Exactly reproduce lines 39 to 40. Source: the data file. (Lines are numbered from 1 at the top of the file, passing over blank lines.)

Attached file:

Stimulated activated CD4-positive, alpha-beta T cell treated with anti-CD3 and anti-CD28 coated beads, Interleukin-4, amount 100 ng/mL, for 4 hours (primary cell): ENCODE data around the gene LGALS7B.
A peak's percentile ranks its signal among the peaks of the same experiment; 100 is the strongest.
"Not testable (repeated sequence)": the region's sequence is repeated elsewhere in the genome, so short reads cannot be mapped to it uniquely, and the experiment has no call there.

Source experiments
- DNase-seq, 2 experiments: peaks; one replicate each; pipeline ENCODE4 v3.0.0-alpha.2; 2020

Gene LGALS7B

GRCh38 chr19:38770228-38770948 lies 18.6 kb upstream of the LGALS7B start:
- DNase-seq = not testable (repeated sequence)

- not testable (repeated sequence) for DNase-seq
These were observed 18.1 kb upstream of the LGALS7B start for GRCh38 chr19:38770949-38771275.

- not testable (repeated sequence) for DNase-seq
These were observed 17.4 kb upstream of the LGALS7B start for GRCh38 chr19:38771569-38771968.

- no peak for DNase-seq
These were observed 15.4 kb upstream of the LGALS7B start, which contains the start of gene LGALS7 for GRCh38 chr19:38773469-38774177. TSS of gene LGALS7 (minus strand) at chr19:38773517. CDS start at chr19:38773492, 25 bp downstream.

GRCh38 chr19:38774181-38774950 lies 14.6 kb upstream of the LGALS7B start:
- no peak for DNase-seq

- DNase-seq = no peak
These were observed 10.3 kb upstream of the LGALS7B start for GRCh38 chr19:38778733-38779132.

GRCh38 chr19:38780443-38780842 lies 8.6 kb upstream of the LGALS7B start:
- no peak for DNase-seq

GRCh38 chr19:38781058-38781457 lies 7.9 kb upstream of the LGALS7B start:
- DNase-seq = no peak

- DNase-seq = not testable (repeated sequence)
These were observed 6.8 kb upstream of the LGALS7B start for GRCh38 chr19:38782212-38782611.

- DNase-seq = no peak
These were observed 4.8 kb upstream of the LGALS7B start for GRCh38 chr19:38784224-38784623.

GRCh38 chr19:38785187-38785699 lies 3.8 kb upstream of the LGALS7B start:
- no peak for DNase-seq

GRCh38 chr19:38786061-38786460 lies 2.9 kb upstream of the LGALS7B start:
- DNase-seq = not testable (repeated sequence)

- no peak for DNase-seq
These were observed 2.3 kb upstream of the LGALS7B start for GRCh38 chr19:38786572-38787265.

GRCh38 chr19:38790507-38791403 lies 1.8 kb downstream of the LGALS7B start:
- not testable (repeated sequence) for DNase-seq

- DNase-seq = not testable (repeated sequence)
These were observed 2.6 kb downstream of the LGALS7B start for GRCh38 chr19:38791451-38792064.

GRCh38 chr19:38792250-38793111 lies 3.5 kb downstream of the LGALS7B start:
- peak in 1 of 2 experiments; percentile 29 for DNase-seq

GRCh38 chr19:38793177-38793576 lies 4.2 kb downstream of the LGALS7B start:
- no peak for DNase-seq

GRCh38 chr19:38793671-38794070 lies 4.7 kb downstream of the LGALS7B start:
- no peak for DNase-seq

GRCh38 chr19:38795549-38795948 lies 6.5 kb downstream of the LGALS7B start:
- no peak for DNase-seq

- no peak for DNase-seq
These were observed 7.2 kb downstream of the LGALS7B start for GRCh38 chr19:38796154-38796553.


GRCh38 chr19:38793177-38793576 lies 4.2 kb downstream of the LGALS7B start:
- no peak for DNase-seq